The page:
Data privacy is as critical in a public health crisis as ever – if not more so. Schellman & Company President Avani Desai discusses what companies can do to ensure data privacy remains a focal point in the organization’s strategy.
It’s official: we’re living through the world’s latest pandemic. And while valuable guidelines and regulations are infiltrating our lives from governments and specialized agencies such as the World Health Organization in order to keep us healthy, organizations and individuals are faced with another unprecedented concern: What about data privacy?
According to directions by the Centers for Disease Control and Prevention (CDC) and as laid out by the 1944 Public Health Service Act, public health authorities are one court order away from obtaining almost any data they want about any of us. During a pandemic like the current COVID-19 outbreak, the true scope of the CDC’s powers are brought to life and can be enforced; according to the CDC manual, should the need arise, public health officials can investigate or detain you, force you into quarantine and access, confiscate or destroy personal devices and data.  They’ve got “police powers.”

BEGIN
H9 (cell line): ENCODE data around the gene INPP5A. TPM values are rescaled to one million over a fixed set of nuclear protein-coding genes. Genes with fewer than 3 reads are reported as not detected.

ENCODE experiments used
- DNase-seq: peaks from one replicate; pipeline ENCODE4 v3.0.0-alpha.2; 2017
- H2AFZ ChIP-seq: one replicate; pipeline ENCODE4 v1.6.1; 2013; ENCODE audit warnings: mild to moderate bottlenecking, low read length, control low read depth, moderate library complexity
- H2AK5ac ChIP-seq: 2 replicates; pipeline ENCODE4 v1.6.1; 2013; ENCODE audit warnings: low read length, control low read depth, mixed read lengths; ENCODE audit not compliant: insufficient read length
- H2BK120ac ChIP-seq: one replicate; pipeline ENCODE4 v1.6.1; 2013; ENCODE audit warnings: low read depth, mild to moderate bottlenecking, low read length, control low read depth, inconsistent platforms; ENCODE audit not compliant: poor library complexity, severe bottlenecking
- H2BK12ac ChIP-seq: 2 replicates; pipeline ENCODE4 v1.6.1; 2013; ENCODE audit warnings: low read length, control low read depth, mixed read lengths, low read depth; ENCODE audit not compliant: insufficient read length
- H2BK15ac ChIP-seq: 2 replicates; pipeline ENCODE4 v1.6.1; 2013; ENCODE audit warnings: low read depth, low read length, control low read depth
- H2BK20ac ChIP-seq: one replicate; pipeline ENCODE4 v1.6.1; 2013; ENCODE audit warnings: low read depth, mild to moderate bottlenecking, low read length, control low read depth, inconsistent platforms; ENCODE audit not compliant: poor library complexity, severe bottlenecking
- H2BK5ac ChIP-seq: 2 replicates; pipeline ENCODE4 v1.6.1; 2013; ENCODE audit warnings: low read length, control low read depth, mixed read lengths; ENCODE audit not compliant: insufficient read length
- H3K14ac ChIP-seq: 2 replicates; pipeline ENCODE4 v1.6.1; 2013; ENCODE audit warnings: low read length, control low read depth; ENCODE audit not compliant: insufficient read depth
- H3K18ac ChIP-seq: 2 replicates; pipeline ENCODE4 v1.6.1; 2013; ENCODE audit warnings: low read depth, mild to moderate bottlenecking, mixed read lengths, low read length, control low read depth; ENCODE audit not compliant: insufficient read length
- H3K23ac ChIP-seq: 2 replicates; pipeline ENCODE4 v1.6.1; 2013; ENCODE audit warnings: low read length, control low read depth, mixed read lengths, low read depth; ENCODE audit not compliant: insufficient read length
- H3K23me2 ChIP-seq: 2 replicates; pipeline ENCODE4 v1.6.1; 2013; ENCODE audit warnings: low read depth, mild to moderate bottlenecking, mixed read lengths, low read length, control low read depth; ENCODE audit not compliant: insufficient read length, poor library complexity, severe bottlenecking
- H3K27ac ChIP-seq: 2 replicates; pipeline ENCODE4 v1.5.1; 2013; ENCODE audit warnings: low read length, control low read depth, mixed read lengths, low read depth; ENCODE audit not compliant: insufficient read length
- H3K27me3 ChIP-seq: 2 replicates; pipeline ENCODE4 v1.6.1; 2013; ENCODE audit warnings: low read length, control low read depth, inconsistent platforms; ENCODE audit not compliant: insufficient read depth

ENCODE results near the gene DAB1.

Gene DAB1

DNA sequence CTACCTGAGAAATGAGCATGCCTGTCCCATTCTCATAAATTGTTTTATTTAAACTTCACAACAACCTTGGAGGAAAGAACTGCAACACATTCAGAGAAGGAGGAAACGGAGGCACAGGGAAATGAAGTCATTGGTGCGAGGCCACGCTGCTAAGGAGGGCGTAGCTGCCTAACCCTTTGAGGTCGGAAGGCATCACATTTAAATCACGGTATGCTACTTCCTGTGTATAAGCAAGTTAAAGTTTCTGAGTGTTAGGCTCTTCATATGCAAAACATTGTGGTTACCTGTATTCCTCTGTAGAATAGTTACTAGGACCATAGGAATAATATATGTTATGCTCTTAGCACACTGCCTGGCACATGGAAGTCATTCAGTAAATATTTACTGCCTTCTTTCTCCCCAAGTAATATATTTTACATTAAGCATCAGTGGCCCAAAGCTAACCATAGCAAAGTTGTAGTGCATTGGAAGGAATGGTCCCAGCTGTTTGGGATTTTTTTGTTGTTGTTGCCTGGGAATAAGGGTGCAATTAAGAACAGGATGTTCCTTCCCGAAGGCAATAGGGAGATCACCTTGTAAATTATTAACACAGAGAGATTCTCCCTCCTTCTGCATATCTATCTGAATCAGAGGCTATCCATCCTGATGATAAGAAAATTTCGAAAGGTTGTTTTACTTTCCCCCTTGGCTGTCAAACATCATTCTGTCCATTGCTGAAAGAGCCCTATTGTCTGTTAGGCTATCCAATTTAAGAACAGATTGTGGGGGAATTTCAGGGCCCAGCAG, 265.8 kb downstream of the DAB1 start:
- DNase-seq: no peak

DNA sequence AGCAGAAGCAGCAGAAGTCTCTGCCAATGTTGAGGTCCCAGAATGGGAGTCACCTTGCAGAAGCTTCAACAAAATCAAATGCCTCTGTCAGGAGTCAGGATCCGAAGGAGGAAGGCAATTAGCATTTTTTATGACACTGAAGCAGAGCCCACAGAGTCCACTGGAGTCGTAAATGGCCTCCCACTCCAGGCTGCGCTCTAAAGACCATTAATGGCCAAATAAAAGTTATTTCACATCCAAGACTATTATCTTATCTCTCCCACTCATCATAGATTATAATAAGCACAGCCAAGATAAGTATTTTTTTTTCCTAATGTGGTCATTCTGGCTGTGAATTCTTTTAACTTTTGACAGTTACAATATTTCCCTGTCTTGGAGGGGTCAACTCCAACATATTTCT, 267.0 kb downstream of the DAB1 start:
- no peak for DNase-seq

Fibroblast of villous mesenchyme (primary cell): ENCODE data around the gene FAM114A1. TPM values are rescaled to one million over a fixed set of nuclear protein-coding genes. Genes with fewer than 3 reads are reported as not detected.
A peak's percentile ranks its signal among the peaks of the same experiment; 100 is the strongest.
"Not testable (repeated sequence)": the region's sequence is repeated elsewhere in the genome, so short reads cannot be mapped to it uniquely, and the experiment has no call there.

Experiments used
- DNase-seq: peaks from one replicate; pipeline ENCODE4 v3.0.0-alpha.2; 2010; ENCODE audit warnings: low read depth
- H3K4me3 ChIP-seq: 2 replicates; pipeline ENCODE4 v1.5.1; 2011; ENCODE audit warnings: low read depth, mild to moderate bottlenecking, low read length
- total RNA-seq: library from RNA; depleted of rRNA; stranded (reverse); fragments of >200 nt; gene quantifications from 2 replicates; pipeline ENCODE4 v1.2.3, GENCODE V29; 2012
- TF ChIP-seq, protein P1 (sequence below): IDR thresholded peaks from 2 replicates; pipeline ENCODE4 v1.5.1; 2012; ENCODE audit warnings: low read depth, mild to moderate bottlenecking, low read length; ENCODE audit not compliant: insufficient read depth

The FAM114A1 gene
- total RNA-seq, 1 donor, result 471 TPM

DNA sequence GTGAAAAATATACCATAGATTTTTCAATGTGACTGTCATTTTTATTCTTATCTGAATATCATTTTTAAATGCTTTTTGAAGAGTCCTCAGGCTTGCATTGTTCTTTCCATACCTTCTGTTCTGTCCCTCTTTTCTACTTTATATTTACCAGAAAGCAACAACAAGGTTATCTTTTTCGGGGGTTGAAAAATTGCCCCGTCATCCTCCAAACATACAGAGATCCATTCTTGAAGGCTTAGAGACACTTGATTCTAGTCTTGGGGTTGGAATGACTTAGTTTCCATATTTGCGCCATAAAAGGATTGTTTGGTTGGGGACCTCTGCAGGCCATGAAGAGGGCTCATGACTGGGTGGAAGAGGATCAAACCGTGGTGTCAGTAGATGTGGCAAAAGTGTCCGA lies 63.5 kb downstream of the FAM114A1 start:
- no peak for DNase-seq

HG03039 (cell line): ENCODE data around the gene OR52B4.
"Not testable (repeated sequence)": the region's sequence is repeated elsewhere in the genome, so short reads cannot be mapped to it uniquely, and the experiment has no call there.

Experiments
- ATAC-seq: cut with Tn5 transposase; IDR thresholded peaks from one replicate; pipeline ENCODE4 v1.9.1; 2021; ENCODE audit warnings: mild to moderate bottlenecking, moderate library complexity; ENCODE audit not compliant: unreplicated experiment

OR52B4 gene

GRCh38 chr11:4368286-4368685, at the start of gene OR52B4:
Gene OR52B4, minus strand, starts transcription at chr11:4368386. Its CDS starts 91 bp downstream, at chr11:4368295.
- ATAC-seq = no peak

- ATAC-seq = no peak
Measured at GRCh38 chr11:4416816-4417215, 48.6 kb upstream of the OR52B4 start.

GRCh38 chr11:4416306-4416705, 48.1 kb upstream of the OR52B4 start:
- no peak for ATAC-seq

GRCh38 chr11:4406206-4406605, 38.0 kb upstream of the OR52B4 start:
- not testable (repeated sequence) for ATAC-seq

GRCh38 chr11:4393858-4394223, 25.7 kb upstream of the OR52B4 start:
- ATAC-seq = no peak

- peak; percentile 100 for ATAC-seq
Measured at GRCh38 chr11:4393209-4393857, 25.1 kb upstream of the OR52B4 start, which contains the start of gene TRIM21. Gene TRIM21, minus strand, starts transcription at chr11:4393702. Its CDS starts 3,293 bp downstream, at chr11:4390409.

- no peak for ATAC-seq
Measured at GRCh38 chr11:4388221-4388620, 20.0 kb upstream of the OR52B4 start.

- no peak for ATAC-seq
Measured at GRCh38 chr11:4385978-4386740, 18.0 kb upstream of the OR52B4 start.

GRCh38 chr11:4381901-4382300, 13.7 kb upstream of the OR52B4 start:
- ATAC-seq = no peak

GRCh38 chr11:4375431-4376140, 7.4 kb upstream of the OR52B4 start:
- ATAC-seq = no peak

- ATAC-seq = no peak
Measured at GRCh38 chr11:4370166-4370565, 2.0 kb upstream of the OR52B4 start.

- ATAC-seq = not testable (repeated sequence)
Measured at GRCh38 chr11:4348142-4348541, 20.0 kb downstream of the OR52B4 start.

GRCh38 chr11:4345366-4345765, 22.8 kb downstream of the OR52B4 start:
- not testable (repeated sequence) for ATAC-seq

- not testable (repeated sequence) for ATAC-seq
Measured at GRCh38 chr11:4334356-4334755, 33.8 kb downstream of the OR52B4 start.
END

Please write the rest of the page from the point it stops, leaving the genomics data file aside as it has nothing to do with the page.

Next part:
Of course, such authority stems from the government’s core duty to protect public health and safety, even if it means restricting individual freedoms. For example, when a person is diagnosed with COVID-19, public health experts must discover where the individual has been and track down everyone they’ve been in contact with in an effort to curb the spread of the virus. It’s well intentioned, and it can save lives.